Loved One

Though I cry, this I know: God is always good and I am always loved and eucharisteo has made me my truest self, “full of grace.” Doesn’t eucharisteo rename all God’s children their truest name:

“Loved one.”

Me, my dad, my mama, all the children, all the broken ones, all the world, He sings us safe with the refrain of our name, “Loved one.”

— Ann Voskamp, One Thousand Gifts, p. 225

The Gift Horse

Very often when God delivers a miracle, we look the gift horse in the mouth and pat it on the rump to get it out of our lives. “It was too good to be true,” we tell ourselves — but was it? All too often we are the ones who determine what is too good to be true, and we may set the limit far lower than God would. “I sought the Lord, and he answered me, and delivered me from all my fears,” we are told in Psalm 34:4, but often, when something good is happening to us and we are seized by the fear that it is too good, we do not seek the Lord. Rather than go to God asking for the acceptance of the good things that are coming to pass, we withdraw into ourselves, rehearsing our fears and taking them for reality.

— Julia Cameron, Faith and Will, p. 152

Strength from Memory

The Elegance of the Hedgehog reminded me, bone and blood, heart and soul, of Anne-Marie. It was as if I could hear her saying to me, “Yes, Nina, life is hard, unfair, painful. But life is also guaranteed — one hundred percent, no doubt, no question — to offer unexpected and sudden moments of beauty, joy, love, acceptance, euphoria.” The good stuff. It is our ability to recognize and then hold on to the moments of good stuff that allows us to survive, even thrive. And when we can share the beauty, hope is restored.

People often talk about the importance of living in the here and now, and express envy at how children enjoy their moments of pleasure without dwelling on the past or worrying about the future. Fine, agreed. But it is experience — a life lived — that allows us to recall moments of happiness and feel happy again. It is our ability to relive a moment that gives us strength. Our survival as a species is linked to this ability to remember (which berries not to eat; to stay away from the big toothy animals; to huddle close to the fire but not touch it). But survival of our inner selves also depends upon memories. Why else do we have such acute noses? I smell an evergreen and swoon with delight. Why? Because of the many pleasant hours passed at the foot of a Christmas tree. And the smell of popcorn is so seductive because of the movies I’ve enjoyed while eating it. The taste of a good green olive makes me hungry, because an olive or two have accompanied so many delicious meals and flowing wines.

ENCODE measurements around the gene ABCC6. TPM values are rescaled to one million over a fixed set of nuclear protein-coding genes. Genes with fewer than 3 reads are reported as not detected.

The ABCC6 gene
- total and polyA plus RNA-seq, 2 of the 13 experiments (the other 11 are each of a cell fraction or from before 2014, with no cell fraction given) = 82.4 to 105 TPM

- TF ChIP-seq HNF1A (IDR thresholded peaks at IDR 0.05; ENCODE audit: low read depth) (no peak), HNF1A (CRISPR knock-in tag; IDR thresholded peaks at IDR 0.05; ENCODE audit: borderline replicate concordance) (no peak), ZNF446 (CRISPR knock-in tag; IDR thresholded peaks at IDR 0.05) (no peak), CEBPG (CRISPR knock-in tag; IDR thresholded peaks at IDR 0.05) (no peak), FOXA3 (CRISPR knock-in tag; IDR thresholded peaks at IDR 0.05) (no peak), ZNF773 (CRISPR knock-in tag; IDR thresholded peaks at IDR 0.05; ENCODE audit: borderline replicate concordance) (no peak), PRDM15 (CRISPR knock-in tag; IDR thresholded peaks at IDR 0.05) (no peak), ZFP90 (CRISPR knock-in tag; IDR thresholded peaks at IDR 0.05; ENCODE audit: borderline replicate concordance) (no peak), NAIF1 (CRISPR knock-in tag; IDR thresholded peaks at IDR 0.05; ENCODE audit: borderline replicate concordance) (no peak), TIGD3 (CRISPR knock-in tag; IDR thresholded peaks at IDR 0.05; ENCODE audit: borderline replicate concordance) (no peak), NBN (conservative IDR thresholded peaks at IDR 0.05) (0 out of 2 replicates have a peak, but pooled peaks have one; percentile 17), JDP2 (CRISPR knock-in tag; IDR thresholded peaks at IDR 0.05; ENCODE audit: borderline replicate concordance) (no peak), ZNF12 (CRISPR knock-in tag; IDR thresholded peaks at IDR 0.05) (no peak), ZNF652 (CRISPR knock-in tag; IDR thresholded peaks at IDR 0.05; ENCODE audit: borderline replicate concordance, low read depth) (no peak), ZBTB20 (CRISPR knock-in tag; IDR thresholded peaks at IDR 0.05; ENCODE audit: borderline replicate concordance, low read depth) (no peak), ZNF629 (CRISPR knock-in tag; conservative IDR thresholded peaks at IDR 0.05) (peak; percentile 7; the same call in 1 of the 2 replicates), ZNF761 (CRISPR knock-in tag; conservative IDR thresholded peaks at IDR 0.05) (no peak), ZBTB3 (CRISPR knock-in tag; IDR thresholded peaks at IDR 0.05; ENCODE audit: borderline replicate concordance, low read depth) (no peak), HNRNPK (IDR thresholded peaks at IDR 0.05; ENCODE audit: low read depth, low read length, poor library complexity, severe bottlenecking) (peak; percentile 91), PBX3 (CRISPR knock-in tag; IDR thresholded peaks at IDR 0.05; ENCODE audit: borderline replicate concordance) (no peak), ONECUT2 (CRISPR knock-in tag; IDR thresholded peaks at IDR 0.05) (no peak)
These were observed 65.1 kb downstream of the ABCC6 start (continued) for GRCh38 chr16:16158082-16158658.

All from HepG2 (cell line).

— Nina Sankovitch, Tolstoy and the Purple Chair, p. 35

Song Lines

If I want to live my ability to be fully present and compassionate, my ability to be with it all — the joy and the sorrow — I must find the ways, the people, the places, the practices that support me in being all I truly am. I must cultivate ways of being that let me feel the warmth of encouragement against my heart when it is weary. I must be fiercely and compassionately honest with myself about those choices and actions that are inconsistent with my deepest nature and soul’s desires. I must find the song lines that run through my life, the melodies that remind me of what I really am and call me gently back to acting on this knowing. I must learn how to dance.

— Oriah Mountain Dreamer, The Dance, p. 13

The Last Word

I know this is not the current version of what is psychologically “correct,” because we all seem to think we need nothing but unconditional love. Any law, correction, rule, or limitation is another word for conditional love. It is interesting to me that very clear passages describing both God’s conditional love and also God’s unconditional love are found in the same Scriptures, like Deuteronomy and John’s Gospel. The only real biblical promise is that unconditional love will have the last word!